Creativity vs. Market Research

 Marketers and their agencies value market research insight in developing successful marketing and communication strategies. The more you understand your customer and prospects, the more effective are your marketing efforts.  This is particularly important in today’s extremely dynamic agriculture market where changes in demographics, attitudes, technology, and farming practices are common.

Despite this, some copywriters or art directors strongly oppose conducting market research to guide their efforts.  From their perspective, research restricts creative freedom and their opportunity to produce “standout” communications.


Bad Research Results in Bad Creative

Creativity involves producing original ideas that are unusual or novel. It’s self-expression in its fullest form. Yet, when creativity is applied to marketing communications, the perspective of the market audience must also be considered – not only to produce impactful communications that will get noticed, but communications that highly resonate with your audience with key convincing messaging.

However, for advertising testing, the worst thing you can do is attempt to turn a focus group of farmers into art directors by asking them to review multiple versions of an advertising concept. This is an example of applying qualitative research at the wrong time in the creative process.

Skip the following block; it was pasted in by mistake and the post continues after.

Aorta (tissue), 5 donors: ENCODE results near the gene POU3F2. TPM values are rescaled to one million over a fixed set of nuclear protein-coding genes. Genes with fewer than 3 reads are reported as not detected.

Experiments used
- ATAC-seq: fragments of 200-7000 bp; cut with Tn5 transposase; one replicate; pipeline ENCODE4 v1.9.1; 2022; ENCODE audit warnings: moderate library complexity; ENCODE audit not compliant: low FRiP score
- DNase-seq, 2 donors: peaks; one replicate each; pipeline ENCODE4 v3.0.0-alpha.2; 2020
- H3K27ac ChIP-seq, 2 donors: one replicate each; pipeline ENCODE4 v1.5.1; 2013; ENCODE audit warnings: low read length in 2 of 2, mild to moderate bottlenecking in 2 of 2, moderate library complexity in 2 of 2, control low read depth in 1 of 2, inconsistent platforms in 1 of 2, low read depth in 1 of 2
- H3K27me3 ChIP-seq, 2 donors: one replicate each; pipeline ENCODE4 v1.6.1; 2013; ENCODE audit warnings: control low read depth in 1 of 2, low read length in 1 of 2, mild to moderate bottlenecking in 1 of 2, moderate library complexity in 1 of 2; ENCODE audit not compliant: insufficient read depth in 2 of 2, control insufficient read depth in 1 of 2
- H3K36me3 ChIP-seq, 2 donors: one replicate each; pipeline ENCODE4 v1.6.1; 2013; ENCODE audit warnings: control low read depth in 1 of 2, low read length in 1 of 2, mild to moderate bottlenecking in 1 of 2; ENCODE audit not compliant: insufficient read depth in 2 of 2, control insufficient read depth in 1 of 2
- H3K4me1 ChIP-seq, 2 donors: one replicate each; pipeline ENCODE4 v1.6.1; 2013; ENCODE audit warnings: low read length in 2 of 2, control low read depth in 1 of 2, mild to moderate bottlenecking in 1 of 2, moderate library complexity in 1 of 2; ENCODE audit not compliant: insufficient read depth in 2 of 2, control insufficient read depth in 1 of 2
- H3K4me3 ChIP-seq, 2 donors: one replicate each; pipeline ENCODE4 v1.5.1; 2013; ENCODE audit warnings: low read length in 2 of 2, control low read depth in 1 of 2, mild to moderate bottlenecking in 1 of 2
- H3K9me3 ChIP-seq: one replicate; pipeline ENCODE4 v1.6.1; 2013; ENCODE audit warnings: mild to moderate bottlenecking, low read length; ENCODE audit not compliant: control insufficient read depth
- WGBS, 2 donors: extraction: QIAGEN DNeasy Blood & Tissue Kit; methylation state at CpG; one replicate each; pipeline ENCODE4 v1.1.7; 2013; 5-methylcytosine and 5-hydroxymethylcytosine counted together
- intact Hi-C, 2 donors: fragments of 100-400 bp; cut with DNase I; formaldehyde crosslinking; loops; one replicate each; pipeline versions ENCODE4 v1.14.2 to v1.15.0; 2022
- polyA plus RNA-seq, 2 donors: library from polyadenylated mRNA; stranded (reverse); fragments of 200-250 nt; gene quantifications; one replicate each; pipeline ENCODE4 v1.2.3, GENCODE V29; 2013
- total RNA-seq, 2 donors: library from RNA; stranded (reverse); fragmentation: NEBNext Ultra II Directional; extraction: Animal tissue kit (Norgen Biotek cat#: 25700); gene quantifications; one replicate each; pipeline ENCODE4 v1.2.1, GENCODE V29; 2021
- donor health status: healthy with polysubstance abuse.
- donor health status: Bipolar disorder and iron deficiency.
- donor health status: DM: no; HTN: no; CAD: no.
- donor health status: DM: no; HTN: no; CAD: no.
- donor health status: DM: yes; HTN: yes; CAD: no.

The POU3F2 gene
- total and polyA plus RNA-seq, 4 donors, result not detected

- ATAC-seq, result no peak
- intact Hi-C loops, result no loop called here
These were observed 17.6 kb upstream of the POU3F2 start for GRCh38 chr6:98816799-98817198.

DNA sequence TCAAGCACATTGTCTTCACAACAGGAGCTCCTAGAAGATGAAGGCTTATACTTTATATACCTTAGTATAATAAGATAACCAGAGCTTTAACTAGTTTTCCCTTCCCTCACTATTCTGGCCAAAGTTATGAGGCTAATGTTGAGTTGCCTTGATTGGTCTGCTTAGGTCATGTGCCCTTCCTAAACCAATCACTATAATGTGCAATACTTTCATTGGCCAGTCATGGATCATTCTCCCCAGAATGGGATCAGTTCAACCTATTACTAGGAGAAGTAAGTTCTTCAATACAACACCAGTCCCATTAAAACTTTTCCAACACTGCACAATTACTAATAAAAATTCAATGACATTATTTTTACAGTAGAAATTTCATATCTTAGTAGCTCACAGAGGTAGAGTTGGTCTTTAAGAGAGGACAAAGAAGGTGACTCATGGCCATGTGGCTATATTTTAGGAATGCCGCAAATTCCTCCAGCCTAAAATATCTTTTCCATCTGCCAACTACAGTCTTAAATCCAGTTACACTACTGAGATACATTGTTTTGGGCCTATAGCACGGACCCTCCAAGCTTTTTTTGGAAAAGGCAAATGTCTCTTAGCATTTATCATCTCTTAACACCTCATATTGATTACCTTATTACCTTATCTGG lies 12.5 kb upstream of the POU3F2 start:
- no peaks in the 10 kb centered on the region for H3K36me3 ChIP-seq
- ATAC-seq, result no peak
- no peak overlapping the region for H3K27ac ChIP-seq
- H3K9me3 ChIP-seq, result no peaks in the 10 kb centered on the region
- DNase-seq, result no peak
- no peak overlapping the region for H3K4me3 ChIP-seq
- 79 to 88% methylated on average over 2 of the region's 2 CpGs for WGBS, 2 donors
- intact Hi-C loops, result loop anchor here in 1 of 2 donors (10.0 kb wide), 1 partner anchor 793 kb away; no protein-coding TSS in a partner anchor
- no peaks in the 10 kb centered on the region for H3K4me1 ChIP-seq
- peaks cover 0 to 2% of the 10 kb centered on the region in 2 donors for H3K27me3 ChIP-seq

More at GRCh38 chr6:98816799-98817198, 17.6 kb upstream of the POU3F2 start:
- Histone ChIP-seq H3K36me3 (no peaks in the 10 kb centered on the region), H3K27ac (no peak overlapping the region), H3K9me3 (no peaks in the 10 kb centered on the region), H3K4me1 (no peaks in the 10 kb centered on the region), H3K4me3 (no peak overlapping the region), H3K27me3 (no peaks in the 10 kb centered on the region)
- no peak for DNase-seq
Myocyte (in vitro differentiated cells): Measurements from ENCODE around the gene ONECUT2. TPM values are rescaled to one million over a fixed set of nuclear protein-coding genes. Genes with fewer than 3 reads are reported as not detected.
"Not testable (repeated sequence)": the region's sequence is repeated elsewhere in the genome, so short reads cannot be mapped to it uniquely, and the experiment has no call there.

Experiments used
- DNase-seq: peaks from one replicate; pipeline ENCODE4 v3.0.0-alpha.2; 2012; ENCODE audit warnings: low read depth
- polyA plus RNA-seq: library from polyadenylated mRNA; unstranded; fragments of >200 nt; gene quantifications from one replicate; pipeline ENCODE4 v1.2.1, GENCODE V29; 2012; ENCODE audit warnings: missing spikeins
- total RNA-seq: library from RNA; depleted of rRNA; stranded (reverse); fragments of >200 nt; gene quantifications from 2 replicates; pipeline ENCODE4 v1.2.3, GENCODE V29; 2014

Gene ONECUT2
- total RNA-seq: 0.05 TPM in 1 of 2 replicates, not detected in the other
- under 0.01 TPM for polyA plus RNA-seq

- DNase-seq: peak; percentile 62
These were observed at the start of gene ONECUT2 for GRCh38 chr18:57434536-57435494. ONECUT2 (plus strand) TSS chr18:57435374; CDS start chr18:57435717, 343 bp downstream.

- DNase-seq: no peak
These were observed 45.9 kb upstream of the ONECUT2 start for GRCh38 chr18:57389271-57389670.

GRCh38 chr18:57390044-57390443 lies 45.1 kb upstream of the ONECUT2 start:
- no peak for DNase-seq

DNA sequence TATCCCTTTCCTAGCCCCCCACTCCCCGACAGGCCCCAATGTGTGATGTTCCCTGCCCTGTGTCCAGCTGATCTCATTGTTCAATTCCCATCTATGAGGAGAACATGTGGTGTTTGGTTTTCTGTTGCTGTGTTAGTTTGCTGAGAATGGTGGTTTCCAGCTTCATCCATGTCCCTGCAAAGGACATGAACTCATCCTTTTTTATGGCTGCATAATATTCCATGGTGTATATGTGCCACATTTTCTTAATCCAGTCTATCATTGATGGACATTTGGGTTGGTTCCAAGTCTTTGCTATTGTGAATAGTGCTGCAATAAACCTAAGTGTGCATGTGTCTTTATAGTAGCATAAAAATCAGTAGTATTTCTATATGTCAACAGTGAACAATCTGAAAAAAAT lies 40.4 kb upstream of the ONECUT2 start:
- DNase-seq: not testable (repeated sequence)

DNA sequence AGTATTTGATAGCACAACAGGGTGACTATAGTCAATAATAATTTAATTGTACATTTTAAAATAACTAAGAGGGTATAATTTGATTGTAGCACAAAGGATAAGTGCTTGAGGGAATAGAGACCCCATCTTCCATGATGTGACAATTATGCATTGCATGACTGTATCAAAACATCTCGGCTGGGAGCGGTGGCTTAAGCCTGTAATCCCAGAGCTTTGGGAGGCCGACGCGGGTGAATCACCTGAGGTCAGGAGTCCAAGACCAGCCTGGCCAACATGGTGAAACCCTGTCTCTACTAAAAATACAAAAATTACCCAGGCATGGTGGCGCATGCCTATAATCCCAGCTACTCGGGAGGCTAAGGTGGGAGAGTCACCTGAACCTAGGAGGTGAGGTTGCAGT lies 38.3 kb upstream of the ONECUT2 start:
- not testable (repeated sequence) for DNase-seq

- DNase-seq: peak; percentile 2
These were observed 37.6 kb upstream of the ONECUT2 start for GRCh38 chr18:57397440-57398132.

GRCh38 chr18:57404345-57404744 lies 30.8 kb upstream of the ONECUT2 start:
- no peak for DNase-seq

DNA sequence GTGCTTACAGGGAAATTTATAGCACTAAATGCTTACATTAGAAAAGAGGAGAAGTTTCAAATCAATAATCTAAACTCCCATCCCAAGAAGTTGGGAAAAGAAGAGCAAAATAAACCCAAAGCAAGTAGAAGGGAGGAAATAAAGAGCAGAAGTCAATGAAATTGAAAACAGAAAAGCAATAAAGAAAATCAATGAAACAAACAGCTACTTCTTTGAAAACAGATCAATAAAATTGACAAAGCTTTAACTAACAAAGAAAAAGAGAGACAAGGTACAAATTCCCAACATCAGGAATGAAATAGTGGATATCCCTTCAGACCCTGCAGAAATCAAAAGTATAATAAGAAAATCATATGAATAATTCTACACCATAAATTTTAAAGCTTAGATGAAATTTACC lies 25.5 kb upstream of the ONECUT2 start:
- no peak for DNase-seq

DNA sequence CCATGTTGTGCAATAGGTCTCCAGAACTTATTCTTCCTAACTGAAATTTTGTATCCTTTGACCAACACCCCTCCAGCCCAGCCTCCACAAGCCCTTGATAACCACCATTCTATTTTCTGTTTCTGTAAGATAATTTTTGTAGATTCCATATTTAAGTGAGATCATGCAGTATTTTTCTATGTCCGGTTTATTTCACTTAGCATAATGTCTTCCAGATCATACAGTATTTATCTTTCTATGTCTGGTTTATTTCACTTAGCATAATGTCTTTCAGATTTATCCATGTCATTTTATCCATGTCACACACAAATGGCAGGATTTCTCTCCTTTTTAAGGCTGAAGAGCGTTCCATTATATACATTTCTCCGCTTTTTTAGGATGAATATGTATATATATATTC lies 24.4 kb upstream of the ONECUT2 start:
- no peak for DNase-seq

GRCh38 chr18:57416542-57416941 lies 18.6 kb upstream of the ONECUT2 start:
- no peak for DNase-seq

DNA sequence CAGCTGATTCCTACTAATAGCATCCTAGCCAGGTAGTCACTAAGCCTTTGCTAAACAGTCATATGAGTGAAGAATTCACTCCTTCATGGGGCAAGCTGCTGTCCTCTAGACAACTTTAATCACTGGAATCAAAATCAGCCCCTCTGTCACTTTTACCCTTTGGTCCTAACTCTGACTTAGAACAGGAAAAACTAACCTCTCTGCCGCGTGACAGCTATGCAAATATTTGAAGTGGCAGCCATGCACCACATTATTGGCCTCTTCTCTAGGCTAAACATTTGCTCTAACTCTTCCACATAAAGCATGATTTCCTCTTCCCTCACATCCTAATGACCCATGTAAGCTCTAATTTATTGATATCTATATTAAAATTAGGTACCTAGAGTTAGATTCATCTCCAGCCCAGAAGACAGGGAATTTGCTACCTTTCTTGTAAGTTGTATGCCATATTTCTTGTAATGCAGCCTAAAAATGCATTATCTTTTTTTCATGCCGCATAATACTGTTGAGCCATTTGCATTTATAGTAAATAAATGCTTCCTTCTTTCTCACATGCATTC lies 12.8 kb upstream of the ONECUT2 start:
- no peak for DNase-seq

We suggest the following best approach to creative development:

  • Use farmer focus groups to gain insight into the brand, product and key buyer values that resonate with the group. The discussion should begin with general observations and then focused on key product attributes and messaging. You also can gain insight into message treatments through “persona” or “style boards” which represent variations in visuals and graphic components.
  • If there are several possible variations in messaging, quantitative testing can determine which version most resonates with the market audience. This can be accomplished through an online panel or CATI (Computer Assisted Telephone Interviewing) surveying.

As a rule, testing completed ad concepts with a handful of farmers is never a good idea because the results do not benefit the creative process.


Good Market Research is the Groundwork for Great Creative

By providing confirmed messaging prior to concepting, you inspire your creative team to develop unique and novel ways to translate the messaging into effective communications. This not only makes the creative process easier, but also ensures greater acceptance of the finished product. Marketers want communications that gets noticed and fully resonates with customers and prospects – good market research ensures that.


To learn more about our research expertise  or if you need an estimated cost for upcoming research, please don’t hesitate to contact Senior Partner, Mark Vogel: [email protected].